Since moving from Gótico to Gràcia I’ve come to appreciate more strongly the neighborhoods on the other side of Eixample. What once represented to me a type of palm tree lined Disney World in which I would lie awake until 4 a.m. waiting for the rumble of inebriated tourists to cease is now something more beautiful. I descend for special occasions now, to see friends, to walk around with my beaux, to remind myself that there exists an el Born, a Gótico a beautiful coastline with glittering sailboats and yachts moored under the sunshine. Distance has especially made me fonder toward Barceloneta, the lofty promenade terraces perfect for a glass of white wine at any time, but also the interior of the triangle, where you will find narrow streets lined with colorful houses with their shutters drawn down cryptically, while laundry is left to dangle carefree from balconies. The area maintains the charm of a former fishing village, though one whose residents were clearly quite poor. Smuggling, gambling, seedy business. I’m sure it all took place on these streets at a time before the 1992 Olympic Games came into town, polishing up the coast. Maybe it still does. But that roughness adds character, making this neighborhood truly dynamic and fun to visit.
And though the sea glitters blue just at the end of these streets, tourists never seem to walk down them. After broiling their bright white backs and shoulders in the Mediterranean sun they walk straight up the promenade, get a The Dude burger and a 12 euro cocktail at Makamaka and pretend like they’re in some kind of L.A. surf town (when clearly the surf in Barceloneta actually sucks). This face of Barceloneta is fine but it gets old seeing burger, taco and vegan ice cream shacks all over. (Though the veg juices at the Surf House are pretty rad…)
What I prefer are places like Can Maño. This is one of those hidden gems that I feel slightly guilty reviewing, as the last thing it needs is more publicity. Passing by, you wouldn’t even recognize it as a restaurant, were it not for the laminated yellow paper with the place’s name tacked to one of the window shutters. And the crowd, that’s another dead giveaway. There’s already a mob of locals waiting out front, beer in hand (as if that were legal). The vibe is dive, a traditional fish tavern with fresh fresh seafood and cheap cheap house wine. Elbows on the table, excitement over the food, fast and loud service, an energetic atmosphere. As we sat at a table in the back room and waited for our food, we admired the old-school, wooden-doored refrigerator and the shelves lined with dusty bottles of oil, wine and rum, miscellaneous stuff from all over. There was even a large, white, plastic jug of what we guessed was sketchy house-booze mounted atop one of the higher shelves. We thought it best to avoid that.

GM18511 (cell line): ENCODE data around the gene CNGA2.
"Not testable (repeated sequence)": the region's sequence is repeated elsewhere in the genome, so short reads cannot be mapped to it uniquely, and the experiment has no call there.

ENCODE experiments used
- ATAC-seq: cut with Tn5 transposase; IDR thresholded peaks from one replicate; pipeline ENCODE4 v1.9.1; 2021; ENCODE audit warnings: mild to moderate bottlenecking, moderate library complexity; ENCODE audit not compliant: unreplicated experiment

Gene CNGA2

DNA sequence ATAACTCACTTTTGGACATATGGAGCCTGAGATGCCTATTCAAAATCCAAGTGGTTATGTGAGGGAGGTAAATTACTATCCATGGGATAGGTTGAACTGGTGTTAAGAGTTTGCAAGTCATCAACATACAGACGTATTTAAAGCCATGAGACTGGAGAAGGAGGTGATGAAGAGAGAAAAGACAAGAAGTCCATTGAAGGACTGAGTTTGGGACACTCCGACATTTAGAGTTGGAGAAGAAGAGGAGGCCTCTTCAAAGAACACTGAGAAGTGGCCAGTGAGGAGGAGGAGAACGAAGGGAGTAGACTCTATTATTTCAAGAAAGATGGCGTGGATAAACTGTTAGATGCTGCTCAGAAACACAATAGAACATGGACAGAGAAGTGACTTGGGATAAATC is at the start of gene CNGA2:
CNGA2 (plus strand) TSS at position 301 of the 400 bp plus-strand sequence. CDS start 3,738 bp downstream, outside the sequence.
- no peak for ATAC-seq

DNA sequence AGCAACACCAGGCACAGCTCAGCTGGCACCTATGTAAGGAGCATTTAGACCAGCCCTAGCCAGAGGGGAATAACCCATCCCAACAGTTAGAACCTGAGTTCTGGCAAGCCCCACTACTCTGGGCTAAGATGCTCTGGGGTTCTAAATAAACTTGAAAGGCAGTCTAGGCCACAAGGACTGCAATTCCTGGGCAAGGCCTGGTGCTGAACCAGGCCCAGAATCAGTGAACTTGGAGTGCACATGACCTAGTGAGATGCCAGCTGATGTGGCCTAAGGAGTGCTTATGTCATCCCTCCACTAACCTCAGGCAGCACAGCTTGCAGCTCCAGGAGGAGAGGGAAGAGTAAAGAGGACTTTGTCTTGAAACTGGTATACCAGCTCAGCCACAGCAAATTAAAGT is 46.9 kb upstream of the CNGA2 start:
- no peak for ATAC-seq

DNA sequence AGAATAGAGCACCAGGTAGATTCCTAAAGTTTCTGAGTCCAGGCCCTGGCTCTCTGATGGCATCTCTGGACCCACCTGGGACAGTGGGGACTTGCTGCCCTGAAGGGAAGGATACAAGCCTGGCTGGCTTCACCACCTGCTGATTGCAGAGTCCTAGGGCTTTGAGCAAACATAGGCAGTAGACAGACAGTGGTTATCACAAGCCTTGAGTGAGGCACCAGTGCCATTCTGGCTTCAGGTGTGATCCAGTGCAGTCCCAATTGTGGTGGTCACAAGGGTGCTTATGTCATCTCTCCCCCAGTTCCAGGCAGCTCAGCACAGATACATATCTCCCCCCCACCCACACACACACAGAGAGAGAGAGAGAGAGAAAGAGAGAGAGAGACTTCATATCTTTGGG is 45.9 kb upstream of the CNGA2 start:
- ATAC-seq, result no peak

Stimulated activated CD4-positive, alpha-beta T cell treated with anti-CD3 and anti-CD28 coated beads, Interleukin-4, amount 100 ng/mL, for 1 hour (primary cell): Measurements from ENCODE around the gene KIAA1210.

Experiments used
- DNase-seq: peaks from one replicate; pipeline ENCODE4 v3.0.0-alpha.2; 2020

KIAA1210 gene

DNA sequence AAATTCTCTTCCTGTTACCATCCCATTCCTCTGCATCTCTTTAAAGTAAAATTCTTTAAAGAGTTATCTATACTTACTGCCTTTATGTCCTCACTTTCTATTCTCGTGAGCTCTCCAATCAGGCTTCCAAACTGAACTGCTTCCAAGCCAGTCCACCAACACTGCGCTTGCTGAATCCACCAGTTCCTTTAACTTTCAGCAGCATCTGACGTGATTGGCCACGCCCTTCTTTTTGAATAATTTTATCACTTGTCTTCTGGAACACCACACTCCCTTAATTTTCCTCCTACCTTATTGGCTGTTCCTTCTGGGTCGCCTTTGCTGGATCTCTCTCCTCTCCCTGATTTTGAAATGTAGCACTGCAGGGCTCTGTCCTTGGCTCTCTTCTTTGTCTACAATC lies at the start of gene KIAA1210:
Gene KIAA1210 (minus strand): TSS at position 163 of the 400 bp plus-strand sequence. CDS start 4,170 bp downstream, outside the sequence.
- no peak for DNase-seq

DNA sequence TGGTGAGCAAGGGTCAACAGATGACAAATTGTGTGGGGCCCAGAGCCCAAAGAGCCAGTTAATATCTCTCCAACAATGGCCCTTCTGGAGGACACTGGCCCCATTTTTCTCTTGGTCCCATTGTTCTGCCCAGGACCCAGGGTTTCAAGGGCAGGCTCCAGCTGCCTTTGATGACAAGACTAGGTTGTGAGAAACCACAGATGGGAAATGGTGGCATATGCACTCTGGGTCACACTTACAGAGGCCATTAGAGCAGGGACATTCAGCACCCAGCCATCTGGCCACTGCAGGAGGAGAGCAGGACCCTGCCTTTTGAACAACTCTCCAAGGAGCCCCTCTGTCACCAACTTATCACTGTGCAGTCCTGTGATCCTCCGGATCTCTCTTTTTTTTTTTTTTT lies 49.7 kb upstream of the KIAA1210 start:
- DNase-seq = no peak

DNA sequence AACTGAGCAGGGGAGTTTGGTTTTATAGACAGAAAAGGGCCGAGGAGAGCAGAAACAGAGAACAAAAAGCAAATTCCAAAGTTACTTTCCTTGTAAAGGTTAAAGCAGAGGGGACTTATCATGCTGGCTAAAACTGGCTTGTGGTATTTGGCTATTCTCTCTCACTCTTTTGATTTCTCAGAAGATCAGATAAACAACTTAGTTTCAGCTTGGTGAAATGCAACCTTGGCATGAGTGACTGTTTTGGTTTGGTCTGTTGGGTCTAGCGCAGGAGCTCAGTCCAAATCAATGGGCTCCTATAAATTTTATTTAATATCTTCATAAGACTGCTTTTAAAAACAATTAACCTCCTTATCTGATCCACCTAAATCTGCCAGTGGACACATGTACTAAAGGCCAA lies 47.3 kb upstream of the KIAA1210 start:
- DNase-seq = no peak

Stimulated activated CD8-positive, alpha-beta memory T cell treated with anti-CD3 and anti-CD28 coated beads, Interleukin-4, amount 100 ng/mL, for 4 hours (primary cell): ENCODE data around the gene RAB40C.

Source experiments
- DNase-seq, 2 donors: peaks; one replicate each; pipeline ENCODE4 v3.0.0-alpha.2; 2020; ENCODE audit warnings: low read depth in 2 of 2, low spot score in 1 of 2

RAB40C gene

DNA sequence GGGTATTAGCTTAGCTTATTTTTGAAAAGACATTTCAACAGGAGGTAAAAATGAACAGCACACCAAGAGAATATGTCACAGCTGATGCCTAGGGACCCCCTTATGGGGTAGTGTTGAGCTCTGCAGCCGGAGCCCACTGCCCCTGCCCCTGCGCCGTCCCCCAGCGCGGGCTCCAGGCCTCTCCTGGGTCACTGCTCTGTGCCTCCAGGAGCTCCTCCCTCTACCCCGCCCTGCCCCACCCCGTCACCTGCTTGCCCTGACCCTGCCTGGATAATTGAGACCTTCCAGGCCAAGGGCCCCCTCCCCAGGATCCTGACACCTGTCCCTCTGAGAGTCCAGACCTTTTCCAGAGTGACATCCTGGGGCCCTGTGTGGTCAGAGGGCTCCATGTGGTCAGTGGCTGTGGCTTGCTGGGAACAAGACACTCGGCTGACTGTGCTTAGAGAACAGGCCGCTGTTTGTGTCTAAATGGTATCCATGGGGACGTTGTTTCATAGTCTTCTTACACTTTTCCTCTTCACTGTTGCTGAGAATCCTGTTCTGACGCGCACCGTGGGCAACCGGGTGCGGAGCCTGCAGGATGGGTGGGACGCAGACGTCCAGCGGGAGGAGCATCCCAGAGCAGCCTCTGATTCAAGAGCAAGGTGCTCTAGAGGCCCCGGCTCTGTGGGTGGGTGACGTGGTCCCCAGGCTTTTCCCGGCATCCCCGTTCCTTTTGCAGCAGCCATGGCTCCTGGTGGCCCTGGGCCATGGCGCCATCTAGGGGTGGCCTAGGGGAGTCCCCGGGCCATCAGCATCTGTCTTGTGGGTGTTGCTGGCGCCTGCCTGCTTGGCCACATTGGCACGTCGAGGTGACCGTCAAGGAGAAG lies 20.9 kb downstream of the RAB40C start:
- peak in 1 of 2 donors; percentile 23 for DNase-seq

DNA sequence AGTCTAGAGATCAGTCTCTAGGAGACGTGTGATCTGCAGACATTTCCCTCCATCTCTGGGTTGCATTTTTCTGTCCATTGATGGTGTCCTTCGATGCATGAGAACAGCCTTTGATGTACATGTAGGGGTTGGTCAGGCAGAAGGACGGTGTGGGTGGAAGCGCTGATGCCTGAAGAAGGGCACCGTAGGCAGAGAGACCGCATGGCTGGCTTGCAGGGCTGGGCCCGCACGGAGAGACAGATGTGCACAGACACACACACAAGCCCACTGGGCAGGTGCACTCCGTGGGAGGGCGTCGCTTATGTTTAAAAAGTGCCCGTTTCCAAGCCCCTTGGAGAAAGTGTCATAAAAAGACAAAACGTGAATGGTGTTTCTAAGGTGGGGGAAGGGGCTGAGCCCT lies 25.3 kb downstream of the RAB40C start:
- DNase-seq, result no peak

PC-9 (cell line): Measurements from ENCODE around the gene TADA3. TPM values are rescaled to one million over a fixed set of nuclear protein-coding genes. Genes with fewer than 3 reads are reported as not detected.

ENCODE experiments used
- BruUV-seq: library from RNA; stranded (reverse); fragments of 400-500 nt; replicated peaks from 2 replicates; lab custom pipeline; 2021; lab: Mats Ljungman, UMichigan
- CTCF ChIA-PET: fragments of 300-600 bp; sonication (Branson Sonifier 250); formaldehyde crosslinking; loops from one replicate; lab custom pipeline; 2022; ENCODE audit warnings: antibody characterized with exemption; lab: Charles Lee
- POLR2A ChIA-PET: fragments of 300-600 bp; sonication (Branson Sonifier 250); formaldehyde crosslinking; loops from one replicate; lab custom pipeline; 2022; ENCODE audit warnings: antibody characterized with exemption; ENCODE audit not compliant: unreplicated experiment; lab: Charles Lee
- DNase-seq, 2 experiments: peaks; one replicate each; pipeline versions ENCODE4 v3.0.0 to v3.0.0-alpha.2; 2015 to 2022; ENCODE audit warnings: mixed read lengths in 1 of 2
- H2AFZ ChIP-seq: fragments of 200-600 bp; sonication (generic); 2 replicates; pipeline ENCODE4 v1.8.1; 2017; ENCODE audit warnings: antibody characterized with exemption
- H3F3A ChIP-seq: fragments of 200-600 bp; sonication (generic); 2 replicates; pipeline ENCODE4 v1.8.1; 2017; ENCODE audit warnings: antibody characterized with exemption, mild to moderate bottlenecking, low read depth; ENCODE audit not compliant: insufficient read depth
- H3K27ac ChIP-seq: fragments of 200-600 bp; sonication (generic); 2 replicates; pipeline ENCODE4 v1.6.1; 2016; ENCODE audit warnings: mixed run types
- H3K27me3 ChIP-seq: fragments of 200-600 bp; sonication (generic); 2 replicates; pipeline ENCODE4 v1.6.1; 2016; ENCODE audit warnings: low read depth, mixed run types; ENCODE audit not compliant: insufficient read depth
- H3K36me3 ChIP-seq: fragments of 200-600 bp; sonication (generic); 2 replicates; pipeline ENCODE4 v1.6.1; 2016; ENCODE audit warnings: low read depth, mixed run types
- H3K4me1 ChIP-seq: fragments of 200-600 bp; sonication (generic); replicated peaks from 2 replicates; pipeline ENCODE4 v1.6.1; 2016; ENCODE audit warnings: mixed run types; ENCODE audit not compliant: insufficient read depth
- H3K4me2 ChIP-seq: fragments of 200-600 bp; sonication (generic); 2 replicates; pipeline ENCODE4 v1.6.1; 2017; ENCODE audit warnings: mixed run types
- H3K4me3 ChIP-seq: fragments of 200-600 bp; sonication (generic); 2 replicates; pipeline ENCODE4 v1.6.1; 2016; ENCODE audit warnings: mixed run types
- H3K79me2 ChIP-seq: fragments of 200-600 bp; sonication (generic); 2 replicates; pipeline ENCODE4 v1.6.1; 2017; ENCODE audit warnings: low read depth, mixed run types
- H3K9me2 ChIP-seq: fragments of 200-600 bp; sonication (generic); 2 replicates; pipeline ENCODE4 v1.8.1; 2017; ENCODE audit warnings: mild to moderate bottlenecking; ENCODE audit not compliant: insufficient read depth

The menu is a list of individual seafood items, fried or grilled with garlic and parsley, as well as a rather long meat section with things like chicken, lamb ribs and bacon (spelled “beicon”). They also have a few very popular randoms, such as the breaded and fried eggplant slices that our waiter recommended. We ordered two beers and a butifarra sausage (can’t go wrong with that) and then perused the seafood menu. Hake, whiting and red mullet (grilled or a la romana), grilled sardines, mackerel, something called maira, anchovies in vinegar, calamari, cuttlefish, baby cuttlefish, prawns.